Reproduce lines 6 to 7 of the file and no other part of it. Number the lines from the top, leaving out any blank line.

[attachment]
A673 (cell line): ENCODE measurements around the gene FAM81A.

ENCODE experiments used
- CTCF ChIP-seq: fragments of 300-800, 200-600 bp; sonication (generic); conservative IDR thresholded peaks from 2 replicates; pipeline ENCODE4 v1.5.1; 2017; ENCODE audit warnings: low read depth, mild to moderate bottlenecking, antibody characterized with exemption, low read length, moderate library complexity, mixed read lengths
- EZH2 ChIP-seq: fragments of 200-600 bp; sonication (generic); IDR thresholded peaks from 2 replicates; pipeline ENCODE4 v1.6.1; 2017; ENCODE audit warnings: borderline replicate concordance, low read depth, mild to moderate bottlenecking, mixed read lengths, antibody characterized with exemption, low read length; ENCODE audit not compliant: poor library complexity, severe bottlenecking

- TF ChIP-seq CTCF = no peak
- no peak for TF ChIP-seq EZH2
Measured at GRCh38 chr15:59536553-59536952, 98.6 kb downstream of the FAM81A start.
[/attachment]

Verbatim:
- no peak for TF ChIP-seq EZH2
Measured at GRCh38 chr15:59536553-59536952, 98.6 kb downstream of the FAM81A start.